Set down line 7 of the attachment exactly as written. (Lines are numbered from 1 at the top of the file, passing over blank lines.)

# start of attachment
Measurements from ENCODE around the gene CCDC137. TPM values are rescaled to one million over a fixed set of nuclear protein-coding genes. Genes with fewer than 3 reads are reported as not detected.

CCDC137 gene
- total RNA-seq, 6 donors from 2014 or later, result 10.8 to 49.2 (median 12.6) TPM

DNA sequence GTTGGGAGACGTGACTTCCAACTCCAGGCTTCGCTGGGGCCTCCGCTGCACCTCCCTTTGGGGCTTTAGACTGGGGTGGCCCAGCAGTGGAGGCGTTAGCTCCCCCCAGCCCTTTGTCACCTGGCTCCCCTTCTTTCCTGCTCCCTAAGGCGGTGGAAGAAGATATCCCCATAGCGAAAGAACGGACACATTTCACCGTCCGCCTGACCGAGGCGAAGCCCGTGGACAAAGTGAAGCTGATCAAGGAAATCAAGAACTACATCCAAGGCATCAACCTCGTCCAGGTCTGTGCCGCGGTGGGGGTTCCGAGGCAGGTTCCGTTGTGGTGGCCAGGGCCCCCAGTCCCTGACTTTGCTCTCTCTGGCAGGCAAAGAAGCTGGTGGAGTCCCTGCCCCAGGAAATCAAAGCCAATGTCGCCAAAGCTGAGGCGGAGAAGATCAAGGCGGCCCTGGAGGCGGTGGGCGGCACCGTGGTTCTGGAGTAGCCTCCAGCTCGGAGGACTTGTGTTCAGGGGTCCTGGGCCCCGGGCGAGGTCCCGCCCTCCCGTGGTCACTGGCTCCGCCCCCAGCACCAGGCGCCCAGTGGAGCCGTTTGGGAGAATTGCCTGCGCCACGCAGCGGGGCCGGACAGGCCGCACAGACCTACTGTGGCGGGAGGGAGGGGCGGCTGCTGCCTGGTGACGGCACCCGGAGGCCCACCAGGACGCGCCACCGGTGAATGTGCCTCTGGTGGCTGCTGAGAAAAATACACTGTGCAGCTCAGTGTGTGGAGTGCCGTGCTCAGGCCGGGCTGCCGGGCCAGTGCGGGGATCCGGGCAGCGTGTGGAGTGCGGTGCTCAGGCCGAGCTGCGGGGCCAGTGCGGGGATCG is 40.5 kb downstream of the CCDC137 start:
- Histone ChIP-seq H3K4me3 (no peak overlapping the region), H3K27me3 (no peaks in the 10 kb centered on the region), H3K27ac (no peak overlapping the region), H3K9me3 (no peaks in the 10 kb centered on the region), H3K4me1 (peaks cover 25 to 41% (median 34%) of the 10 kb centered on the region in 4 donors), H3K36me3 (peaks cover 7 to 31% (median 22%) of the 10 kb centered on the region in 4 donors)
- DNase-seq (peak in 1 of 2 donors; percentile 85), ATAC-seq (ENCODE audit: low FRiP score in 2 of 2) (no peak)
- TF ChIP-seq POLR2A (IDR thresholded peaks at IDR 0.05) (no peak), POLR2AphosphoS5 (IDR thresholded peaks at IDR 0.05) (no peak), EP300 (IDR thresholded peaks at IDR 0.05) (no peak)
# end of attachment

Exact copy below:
- TF ChIP-seq POLR2A (IDR thresholded peaks at IDR 0.05) (no peak), POLR2AphosphoS5 (IDR thresholded peaks at IDR 0.05) (no peak), EP300 (IDR thresholded peaks at IDR 0.05) (no peak)